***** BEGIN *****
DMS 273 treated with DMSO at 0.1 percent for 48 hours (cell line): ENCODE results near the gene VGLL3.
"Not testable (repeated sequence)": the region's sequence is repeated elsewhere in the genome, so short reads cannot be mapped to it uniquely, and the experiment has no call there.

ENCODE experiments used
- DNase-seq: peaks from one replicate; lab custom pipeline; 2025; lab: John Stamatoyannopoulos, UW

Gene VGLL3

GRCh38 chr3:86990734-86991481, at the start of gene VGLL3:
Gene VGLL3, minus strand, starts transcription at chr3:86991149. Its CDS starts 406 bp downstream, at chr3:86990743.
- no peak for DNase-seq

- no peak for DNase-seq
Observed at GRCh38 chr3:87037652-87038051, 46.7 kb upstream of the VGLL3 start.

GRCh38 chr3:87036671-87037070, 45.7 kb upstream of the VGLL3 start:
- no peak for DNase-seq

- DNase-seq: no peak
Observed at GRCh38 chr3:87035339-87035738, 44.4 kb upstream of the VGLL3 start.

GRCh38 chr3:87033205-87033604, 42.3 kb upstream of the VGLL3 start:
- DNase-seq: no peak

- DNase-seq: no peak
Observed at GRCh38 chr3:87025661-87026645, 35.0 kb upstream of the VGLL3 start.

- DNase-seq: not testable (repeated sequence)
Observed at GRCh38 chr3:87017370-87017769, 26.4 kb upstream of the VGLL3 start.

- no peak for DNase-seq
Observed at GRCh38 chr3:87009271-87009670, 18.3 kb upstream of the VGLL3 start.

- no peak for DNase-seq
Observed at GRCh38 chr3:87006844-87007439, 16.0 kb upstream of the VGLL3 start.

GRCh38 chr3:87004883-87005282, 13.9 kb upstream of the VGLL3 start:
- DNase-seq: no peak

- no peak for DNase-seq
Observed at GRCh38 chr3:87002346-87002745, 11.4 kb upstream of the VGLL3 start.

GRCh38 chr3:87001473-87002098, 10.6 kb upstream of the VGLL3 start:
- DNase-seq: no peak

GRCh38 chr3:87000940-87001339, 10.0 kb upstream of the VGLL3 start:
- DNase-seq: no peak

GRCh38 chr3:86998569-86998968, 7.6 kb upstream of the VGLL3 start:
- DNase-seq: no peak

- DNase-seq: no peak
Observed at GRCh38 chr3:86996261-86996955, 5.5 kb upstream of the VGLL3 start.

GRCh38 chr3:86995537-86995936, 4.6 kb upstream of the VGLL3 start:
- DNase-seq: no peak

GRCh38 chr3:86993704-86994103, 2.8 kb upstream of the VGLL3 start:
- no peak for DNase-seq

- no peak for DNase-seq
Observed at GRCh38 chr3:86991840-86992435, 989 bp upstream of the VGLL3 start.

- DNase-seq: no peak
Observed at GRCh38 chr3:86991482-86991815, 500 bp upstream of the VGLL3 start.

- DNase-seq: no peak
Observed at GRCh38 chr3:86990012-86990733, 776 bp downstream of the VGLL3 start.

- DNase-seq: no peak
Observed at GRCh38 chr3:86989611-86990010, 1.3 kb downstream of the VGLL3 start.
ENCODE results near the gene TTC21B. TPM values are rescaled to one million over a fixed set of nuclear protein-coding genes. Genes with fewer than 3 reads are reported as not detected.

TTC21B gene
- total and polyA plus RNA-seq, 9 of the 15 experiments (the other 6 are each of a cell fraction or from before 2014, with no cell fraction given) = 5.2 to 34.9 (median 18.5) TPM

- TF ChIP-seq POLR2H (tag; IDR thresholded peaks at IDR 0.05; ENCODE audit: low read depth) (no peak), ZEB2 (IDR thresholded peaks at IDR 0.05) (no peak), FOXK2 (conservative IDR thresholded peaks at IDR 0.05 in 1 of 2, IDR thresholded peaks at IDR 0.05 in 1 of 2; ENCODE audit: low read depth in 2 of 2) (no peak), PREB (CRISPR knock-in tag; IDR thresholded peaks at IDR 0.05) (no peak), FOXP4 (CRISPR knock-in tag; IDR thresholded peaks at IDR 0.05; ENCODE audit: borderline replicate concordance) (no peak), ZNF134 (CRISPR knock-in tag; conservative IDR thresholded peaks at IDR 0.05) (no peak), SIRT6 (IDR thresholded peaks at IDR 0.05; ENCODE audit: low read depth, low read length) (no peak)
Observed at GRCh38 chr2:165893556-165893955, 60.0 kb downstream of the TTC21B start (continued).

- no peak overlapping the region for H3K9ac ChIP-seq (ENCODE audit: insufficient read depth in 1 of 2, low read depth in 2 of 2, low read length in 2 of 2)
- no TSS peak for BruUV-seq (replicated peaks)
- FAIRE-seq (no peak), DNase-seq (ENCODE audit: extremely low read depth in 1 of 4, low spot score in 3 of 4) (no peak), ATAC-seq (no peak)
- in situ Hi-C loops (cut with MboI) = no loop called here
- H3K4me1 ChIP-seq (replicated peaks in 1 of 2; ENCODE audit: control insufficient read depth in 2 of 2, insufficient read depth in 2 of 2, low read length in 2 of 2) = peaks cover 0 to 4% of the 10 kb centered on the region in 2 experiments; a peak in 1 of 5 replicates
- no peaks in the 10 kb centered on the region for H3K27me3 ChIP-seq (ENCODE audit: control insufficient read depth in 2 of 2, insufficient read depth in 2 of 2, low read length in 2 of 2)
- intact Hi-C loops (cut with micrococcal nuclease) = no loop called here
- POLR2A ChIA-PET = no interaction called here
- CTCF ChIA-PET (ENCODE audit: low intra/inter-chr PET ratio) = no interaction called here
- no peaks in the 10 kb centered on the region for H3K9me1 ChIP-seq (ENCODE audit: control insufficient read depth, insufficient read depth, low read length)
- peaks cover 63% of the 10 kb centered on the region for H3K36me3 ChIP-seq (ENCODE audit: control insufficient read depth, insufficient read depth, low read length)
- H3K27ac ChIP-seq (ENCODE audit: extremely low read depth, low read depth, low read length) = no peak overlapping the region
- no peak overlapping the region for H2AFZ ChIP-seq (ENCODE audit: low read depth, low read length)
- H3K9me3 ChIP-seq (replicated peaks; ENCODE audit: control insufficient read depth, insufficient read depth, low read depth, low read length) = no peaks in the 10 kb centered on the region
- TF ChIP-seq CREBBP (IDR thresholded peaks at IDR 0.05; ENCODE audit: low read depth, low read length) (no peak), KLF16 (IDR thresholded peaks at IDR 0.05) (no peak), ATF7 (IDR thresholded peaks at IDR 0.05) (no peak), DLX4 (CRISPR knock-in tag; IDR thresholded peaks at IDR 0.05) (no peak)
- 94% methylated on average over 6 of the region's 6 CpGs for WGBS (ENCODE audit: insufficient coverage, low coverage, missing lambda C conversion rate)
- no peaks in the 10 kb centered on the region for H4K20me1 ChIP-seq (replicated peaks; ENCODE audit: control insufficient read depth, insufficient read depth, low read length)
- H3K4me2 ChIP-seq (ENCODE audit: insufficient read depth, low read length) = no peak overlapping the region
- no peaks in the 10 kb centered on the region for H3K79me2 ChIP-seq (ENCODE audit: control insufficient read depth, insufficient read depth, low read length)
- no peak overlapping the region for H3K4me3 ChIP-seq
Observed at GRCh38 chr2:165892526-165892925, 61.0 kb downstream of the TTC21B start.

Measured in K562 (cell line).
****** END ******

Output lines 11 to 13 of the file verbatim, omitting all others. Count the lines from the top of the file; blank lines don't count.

GRCh38 chr3:87036671-87037070, 45.7 kb upstream of the VGLL3 start:
- no peak for DNase-seq

- DNase-seq: no peak